Research: ESCH and colleagues,

Listed in Issue 90

Abstract

ESCH and colleagues, The Mid-Body Medical Institute, Department of Medicine, Beth Israel Deaconess Medical Center, Harvard Medical School, Boston, MA, USA, tesch@aregroup.harvard.edu, have reviewed (154 references) the therapeutic use of the relaxation response in stress-related diseases.

Background

The work aimed at investigating a possible connection between the relaxation response (RR) and stress-related diseases, as well as possible common underlying molecular mechanisms and autoregulatory pathways.

Methodology

Peer-reviewed articles only were analyzed.

Results

The RR has been shown to be an appropriate therapeutic tool to counteract stress-related disease processes and certain health restrictions, particularly in immunological, cardiovascular, and neurodegenerative disorders. Common underlying molecular mechanisms may exist. Particularly, constitutive or low-output nitric oxide (NO) production may be involved in a protective or ameliorating context, whereas inducible, high-output NO release may facilitate detrimental disease processes. In mild or early disease processes, there is still a high degree of dynamic balance, and the use of RR may be particularly relevant here by activating constitutive NO pathways.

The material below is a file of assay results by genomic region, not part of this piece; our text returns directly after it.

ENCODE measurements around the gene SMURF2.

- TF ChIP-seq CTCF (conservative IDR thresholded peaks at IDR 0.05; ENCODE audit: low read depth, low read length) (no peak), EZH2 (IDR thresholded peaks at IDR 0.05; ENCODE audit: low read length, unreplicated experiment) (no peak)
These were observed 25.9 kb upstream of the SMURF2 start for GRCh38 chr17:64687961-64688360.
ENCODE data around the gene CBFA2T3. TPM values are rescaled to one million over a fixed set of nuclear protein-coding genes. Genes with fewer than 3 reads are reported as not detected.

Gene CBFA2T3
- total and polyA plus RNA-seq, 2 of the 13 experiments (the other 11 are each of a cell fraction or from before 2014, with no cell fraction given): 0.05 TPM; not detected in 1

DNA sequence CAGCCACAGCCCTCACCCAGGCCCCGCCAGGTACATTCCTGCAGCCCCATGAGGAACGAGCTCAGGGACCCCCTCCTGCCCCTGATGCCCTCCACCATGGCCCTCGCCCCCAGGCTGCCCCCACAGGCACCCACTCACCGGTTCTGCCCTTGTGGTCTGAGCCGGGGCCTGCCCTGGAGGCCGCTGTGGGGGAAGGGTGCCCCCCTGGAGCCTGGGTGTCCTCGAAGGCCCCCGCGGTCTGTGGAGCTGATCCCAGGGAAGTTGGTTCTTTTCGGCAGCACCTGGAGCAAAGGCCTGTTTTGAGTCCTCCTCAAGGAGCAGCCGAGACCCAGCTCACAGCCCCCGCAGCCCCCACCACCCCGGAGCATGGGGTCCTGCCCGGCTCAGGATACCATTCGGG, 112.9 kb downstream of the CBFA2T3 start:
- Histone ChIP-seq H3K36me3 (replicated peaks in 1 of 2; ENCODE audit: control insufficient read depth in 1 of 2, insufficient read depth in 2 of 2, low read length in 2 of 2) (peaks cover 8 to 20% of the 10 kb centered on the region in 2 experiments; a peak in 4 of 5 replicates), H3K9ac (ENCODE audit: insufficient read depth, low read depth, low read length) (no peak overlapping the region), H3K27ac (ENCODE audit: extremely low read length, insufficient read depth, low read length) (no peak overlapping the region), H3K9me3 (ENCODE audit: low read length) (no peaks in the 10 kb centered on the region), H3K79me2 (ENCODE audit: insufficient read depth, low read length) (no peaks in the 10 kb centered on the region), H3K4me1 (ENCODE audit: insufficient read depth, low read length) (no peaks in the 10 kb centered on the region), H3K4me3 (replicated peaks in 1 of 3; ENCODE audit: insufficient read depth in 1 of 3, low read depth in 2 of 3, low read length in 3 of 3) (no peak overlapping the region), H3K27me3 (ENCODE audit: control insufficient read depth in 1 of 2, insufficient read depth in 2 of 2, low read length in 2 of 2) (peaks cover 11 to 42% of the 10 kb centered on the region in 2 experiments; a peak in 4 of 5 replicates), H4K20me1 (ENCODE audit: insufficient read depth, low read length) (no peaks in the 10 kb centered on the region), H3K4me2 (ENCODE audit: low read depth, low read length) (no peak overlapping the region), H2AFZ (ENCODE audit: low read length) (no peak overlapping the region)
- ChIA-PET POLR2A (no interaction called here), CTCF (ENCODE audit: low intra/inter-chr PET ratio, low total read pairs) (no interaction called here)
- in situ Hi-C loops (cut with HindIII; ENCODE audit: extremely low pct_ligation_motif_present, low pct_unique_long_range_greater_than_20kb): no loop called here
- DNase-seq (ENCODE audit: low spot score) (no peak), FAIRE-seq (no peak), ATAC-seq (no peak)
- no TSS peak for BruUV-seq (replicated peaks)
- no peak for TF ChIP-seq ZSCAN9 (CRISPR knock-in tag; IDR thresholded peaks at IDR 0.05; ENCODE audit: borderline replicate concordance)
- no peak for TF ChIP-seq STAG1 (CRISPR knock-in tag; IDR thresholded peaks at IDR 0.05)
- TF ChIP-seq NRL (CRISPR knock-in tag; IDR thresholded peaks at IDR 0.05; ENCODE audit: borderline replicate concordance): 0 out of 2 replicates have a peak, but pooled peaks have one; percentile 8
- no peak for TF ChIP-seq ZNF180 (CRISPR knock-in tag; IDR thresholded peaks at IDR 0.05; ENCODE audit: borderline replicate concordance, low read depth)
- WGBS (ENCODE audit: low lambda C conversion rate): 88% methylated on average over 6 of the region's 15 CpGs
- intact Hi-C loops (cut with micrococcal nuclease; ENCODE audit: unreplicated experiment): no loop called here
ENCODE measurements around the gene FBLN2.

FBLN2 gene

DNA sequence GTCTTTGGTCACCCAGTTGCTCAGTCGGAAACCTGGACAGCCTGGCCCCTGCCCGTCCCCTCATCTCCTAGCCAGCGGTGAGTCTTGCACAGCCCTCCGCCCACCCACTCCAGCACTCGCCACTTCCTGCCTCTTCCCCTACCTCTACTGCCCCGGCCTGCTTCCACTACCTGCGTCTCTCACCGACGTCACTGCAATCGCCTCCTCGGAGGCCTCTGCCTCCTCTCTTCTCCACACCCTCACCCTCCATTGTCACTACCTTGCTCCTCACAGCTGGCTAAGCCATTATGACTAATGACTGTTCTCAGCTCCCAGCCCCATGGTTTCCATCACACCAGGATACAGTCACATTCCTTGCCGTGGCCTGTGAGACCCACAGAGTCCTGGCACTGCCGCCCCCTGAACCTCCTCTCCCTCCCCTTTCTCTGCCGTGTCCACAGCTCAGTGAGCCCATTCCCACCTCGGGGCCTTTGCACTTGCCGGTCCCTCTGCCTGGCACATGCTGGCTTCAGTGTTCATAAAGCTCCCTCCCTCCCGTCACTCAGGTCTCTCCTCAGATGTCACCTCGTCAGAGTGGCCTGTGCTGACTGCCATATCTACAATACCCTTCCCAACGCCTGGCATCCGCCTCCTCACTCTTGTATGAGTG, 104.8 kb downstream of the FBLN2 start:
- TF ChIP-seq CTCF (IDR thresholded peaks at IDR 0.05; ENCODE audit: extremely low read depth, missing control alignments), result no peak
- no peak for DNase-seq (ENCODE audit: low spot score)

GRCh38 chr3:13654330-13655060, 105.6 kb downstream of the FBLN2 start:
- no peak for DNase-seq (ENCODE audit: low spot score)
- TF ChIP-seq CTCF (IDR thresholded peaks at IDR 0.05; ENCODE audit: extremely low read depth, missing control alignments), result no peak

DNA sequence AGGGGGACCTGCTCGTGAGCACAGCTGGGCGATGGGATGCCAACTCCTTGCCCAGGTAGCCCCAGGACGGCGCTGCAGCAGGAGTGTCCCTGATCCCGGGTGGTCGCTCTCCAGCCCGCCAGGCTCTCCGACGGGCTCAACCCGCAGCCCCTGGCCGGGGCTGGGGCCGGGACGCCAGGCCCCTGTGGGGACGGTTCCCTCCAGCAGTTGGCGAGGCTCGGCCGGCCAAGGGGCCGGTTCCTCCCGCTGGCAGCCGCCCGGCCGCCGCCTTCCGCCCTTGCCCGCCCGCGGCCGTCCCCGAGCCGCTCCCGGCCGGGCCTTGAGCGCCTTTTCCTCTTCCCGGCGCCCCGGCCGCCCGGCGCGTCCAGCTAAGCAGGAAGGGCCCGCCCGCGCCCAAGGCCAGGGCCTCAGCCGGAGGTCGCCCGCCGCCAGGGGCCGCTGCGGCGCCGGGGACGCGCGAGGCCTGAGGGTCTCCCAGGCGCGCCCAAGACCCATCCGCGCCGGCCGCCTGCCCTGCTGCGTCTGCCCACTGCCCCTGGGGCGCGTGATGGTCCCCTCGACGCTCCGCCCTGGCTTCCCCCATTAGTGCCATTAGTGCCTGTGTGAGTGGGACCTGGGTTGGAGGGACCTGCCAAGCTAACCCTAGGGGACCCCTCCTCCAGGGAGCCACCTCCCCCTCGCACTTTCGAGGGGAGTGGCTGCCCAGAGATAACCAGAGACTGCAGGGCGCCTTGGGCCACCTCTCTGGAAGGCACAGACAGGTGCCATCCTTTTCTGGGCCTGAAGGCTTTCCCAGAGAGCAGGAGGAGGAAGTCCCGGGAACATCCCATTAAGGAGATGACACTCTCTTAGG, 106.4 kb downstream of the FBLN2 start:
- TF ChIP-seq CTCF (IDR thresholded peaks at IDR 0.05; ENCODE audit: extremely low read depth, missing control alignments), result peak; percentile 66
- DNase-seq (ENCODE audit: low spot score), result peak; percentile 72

Conclusion

RR techniques represent an important tool to be added to the therapeutic strategies for dealing with stress-related disease. They may also serve primary or secondary prevention. Further studies are necessary to elucidate the complex physiology underlying the RR and its effects on stress-related disease processes.

References

Esch T, Fricchione GL, Stefano GB. The therapeutic use of the relaxation response in stress-related diseases. Medical Sciences Monitor 9 (2): RA23-34, Feb 2003.

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